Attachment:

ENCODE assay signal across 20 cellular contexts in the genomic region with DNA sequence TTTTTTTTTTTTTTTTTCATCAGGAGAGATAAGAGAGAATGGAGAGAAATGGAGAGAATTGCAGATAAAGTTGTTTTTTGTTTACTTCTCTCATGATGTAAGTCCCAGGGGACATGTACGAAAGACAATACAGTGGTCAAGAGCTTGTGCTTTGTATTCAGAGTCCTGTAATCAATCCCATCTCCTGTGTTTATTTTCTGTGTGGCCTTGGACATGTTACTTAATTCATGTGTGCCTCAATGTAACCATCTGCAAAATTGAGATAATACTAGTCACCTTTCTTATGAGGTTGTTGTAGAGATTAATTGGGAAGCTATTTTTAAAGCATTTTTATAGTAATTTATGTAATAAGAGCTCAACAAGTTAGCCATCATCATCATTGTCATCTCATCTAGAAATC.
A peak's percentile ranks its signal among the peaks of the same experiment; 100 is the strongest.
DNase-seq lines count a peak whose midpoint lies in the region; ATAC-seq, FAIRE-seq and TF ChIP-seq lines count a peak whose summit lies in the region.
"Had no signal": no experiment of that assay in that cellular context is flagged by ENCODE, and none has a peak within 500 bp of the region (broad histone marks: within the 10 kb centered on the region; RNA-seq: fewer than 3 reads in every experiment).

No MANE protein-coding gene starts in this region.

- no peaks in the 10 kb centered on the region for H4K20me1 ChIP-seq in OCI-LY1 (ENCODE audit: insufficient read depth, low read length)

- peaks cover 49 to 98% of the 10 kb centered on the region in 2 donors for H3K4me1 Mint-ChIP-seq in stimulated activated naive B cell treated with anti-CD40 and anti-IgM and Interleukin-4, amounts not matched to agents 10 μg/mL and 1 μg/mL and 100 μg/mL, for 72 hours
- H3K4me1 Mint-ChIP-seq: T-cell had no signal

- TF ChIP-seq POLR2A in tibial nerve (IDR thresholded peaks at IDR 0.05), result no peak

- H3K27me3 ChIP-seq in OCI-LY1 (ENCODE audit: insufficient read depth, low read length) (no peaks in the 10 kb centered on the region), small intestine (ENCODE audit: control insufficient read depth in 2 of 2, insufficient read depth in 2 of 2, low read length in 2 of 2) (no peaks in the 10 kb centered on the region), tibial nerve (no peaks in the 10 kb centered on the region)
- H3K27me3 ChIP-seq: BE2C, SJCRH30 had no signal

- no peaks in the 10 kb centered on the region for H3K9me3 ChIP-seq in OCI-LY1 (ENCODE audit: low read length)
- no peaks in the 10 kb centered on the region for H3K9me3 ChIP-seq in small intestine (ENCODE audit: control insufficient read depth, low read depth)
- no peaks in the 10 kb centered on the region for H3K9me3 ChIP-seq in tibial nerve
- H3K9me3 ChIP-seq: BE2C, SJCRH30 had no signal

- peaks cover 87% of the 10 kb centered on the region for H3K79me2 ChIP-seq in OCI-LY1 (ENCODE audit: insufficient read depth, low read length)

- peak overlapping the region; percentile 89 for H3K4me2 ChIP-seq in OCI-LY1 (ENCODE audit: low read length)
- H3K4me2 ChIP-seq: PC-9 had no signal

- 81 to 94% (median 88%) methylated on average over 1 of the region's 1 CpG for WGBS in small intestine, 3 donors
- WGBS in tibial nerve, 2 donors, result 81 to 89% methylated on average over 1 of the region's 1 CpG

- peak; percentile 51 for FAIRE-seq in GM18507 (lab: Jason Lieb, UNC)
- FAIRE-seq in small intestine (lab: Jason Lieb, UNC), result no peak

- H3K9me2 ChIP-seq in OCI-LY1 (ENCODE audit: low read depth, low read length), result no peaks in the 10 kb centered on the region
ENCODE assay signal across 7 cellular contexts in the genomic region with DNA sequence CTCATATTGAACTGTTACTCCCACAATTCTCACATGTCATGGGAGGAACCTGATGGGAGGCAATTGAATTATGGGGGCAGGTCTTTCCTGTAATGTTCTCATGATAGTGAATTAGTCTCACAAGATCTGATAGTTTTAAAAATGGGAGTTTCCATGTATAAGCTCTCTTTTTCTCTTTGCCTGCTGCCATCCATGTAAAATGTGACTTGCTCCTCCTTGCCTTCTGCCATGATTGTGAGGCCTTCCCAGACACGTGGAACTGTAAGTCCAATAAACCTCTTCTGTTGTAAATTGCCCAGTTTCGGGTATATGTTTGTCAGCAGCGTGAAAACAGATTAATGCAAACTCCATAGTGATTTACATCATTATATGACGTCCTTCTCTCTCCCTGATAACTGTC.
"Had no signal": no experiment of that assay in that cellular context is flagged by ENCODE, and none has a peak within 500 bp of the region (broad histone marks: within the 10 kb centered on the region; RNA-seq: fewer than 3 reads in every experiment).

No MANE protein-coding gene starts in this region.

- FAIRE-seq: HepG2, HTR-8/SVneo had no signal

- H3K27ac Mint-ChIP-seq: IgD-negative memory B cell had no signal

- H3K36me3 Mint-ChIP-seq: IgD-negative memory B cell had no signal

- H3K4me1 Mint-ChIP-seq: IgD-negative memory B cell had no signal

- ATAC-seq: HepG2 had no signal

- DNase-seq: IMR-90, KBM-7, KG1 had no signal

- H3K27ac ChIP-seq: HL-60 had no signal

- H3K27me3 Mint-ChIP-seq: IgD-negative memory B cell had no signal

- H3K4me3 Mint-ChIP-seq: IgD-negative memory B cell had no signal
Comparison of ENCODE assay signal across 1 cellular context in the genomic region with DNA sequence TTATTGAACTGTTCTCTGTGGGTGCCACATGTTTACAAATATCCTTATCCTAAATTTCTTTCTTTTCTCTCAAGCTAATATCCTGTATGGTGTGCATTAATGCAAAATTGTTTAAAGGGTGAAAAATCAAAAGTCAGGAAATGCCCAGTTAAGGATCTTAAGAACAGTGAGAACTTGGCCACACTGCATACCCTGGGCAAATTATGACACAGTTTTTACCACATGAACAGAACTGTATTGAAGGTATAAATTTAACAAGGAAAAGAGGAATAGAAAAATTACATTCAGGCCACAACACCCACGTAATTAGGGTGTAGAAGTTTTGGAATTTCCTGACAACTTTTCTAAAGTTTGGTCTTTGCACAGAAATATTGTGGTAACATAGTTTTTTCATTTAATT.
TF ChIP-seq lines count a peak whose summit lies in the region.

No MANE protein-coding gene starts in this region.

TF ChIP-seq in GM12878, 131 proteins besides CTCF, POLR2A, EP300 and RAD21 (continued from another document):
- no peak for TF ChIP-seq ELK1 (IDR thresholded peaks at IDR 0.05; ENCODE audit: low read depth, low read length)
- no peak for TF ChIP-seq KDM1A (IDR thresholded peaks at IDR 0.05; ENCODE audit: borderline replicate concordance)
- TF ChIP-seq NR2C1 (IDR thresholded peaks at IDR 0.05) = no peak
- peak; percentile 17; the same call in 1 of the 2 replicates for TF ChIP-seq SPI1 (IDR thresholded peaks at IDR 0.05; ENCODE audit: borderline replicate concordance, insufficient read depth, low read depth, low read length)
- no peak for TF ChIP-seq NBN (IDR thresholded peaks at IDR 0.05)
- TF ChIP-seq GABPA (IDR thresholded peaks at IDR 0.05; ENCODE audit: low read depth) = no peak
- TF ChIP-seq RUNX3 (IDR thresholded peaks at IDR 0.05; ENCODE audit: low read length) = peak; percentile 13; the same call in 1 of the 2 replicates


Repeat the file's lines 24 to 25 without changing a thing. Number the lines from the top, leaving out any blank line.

ENCODE assay signal across 7 cellular contexts in the genomic region with DNA sequence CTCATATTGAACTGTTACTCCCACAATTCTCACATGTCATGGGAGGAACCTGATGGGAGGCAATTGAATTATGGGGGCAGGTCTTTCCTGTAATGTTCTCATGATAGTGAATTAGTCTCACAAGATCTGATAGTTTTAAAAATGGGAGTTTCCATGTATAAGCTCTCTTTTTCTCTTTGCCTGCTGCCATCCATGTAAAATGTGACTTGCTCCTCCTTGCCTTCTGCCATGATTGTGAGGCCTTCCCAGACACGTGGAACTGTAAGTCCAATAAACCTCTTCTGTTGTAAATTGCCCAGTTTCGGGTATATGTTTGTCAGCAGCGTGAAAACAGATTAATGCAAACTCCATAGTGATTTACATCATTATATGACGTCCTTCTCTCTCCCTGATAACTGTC.
"Had no signal": no experiment of that assay in that cellular context is flagged by ENCODE, and none has a peak within 500 bp of the region (broad histone marks: within the 10 kb centered on the region; RNA-seq: fewer than 3 reads in every experiment).